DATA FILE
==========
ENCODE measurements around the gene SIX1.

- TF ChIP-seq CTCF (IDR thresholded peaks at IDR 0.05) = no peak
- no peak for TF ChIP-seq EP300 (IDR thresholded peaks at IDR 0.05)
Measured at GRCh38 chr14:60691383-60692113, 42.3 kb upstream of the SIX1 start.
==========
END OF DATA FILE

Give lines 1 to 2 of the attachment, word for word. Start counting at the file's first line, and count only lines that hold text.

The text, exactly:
ENCODE measurements around the gene SIX1.

- TF ChIP-seq CTCF (IDR thresholded peaks at IDR 0.05) = no peak